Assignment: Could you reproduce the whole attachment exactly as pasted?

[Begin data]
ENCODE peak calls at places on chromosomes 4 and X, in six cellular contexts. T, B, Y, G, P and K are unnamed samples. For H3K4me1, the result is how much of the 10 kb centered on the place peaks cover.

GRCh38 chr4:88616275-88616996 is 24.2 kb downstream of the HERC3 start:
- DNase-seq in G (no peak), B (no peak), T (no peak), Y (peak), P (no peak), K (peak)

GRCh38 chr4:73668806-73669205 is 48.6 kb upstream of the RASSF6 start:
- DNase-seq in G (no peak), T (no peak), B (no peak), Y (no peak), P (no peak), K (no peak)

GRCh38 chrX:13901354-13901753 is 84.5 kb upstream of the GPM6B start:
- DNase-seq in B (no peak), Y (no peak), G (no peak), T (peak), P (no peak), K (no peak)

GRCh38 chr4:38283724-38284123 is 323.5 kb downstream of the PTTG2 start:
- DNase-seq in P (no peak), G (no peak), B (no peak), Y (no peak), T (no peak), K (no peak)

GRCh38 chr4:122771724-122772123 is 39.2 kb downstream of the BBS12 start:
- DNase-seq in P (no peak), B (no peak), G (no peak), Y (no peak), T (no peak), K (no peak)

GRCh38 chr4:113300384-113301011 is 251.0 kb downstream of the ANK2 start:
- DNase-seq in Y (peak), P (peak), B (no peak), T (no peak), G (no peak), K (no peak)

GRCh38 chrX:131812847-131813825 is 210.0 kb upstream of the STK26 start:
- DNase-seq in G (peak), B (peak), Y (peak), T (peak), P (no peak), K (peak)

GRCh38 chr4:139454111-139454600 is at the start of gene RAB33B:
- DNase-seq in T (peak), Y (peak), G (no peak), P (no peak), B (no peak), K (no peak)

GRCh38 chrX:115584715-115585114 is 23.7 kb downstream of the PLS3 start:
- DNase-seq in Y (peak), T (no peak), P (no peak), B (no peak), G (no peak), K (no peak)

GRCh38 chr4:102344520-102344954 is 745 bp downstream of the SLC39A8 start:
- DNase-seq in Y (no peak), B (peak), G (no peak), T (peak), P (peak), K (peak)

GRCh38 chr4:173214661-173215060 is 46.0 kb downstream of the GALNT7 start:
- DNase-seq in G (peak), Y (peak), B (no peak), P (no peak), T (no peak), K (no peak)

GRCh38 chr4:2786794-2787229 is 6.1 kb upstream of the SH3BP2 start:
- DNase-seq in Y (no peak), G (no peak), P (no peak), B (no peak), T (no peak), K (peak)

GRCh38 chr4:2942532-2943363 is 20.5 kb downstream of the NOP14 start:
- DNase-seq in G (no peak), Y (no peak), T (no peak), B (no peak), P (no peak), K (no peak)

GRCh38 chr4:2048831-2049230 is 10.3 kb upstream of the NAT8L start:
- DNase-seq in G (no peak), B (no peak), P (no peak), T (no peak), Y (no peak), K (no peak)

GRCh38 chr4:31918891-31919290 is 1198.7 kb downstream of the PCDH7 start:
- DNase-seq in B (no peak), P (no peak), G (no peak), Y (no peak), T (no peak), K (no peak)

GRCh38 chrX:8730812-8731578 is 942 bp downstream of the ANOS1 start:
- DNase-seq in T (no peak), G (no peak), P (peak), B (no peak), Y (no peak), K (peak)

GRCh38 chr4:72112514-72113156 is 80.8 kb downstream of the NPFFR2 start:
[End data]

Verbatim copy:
ENCODE peak calls at places on chromosomes 4 and X, in six cellular contexts. T, B, Y, G, P and K are unnamed samples. For H3K4me1, the result is how much of the 10 kb centered on the place peaks cover.

GRCh38 chr4:88616275-88616996 is 24.2 kb downstream of the HERC3 start:
- DNase-seq in G (no peak), B (no peak), T (no peak), Y (peak), P (no peak), K (peak)

GRCh38 chr4:73668806-73669205 is 48.6 kb upstream of the RASSF6 start:
- DNase-seq in G (no peak), T (no peak), B (no peak), Y (no peak), P (no peak), K (no peak)

GRCh38 chrX:13901354-13901753 is 84.5 kb upstream of the GPM6B start:
- DNase-seq in B (no peak), Y (no peak), G (no peak), T (peak), P (no peak), K (no peak)

GRCh38 chr4:38283724-38284123 is 323.5 kb downstream of the PTTG2 start:
- DNase-seq in P (no peak), G (no peak), B (no peak), Y (no peak), T (no peak), K (no peak)

GRCh38 chr4:122771724-122772123 is 39.2 kb downstream of the BBS12 start:
- DNase-seq in P (no peak), B (no peak), G (no peak), Y (no peak), T (no peak), K (no peak)

GRCh38 chr4:113300384-113301011 is 251.0 kb downstream of the ANK2 start:
- DNase-seq in Y (peak), P (peak), B (no peak), T (no peak), G (no peak), K (no peak)

GRCh38 chrX:131812847-131813825 is 210.0 kb upstream of the STK26 start:
- DNase-seq in G (peak), B (peak), Y (peak), T (peak), P (no peak), K (peak)

GRCh38 chr4:139454111-139454600 is at the start of gene RAB33B:
- DNase-seq in T (peak), Y (peak), G (no peak), P (no peak), B (no peak), K (no peak)

GRCh38 chrX:115584715-115585114 is 23.7 kb downstream of the PLS3 start:
- DNase-seq in Y (peak), T (no peak), P (no peak), B (no peak), G (no peak), K (no peak)

GRCh38 chr4:102344520-102344954 is 745 bp downstream of the SLC39A8 start:
- DNase-seq in Y (no peak), B (peak), G (no peak), T (peak), P (peak), K (peak)

GRCh38 chr4:173214661-173215060 is 46.0 kb downstream of the GALNT7 start:
- DNase-seq in G (peak), Y (peak), B (no peak), P (no peak), T (no peak), K (no peak)

GRCh38 chr4:2786794-2787229 is 6.1 kb upstream of the SH3BP2 start:
- DNase-seq in Y (no peak), G (no peak), P (no peak), B (no peak), T (no peak), K (peak)

GRCh38 chr4:2942532-2943363 is 20.5 kb downstream of the NOP14 start:
- DNase-seq in G (no peak), Y (no peak), T (no peak), B (no peak), P (no peak), K (no peak)

GRCh38 chr4:2048831-2049230 is 10.3 kb upstream of the NAT8L start:
- DNase-seq in G (no peak), B (no peak), P (no peak), T (no peak), Y (no peak), K (no peak)

GRCh38 chr4:31918891-31919290 is 1198.7 kb downstream of the PCDH7 start:
- DNase-seq in B (no peak), P (no peak), G (no peak), Y (no peak), T (no peak), K (no peak)

GRCh38 chrX:8730812-8731578 is 942 bp downstream of the ANOS1 start:
- DNase-seq in T (no peak), G (no peak), P (peak), B (no peak), Y (no peak), K (peak)

GRCh38 chr4:72112514-72113156 is 80.8 kb downstream of the NPFFR2 start: